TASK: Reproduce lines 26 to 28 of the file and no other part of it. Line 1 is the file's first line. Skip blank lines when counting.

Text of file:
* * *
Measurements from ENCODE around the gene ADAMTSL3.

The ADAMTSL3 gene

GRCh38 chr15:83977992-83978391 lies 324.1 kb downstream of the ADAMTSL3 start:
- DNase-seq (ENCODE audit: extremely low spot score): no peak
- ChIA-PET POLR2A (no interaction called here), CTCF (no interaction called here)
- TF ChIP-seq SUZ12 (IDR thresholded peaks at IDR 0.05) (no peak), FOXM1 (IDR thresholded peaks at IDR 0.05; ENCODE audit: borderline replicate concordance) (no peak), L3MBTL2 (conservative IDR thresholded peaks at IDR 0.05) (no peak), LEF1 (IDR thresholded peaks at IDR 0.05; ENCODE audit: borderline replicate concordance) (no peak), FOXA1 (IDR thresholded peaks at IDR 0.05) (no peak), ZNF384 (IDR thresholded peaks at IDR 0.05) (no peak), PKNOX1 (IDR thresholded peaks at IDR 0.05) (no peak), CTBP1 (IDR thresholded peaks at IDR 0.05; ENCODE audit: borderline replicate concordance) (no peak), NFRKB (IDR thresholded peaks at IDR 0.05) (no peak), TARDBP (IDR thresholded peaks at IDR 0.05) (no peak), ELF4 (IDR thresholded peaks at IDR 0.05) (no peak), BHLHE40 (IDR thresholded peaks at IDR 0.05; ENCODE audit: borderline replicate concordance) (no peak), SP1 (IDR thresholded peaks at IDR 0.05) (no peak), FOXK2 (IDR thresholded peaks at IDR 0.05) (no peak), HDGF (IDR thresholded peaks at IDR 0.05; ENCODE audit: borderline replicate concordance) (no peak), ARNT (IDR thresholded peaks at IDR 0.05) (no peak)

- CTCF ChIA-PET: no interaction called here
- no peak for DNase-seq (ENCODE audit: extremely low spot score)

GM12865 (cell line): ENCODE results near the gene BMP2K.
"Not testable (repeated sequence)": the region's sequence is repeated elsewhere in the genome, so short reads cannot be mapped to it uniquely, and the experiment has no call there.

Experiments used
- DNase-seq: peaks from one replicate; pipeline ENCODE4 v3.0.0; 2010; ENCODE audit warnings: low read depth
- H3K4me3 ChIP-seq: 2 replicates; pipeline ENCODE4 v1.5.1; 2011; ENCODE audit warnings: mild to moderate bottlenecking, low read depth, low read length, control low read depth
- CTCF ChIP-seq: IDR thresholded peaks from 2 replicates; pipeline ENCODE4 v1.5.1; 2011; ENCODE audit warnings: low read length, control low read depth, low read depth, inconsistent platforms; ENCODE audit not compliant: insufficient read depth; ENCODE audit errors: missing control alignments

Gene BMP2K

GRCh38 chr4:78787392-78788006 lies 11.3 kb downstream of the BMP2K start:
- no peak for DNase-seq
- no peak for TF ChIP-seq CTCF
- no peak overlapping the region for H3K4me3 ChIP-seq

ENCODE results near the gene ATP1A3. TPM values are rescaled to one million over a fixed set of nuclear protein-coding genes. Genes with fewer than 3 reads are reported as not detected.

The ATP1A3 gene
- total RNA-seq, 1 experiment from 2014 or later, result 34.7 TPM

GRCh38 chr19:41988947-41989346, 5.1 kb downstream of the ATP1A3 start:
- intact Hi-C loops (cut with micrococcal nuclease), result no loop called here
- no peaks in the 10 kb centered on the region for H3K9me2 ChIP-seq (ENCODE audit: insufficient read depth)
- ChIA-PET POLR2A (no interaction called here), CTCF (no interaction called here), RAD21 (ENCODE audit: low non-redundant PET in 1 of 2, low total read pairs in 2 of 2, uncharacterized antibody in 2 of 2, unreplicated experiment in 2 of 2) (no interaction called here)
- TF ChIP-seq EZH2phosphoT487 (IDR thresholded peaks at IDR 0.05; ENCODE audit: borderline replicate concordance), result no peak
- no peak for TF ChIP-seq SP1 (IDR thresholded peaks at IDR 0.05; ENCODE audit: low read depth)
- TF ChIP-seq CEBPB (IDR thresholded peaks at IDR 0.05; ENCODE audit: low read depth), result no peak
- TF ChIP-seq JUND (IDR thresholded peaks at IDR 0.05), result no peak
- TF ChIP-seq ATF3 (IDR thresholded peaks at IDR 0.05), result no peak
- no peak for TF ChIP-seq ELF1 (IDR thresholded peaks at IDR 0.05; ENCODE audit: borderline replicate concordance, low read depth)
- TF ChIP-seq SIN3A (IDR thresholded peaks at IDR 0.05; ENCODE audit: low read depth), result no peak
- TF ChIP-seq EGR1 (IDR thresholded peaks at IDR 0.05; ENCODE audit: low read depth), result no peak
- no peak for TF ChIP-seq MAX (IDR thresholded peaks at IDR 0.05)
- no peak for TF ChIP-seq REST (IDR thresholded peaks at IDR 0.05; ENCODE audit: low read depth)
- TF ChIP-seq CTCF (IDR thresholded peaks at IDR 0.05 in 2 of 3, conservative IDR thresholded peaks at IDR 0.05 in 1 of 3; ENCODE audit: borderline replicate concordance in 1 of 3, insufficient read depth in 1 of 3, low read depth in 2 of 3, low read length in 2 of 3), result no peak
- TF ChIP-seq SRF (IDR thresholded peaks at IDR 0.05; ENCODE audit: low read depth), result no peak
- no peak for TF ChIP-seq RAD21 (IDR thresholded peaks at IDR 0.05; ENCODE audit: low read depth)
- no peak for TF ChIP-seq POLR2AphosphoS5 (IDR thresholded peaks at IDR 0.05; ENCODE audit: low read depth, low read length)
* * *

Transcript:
- ChIA-PET POLR2A (no interaction called here), CTCF (no interaction called here), RAD21 (ENCODE audit: low non-redundant PET in 1 of 2, low total read pairs in 2 of 2, uncharacterized antibody in 2 of 2, unreplicated experiment in 2 of 2) (no interaction called here)
- TF ChIP-seq EZH2phosphoT487 (IDR thresholded peaks at IDR 0.05; ENCODE audit: borderline replicate concordance), result no peak
- no peak for TF ChIP-seq SP1 (IDR thresholded peaks at IDR 0.05; ENCODE audit: low read depth)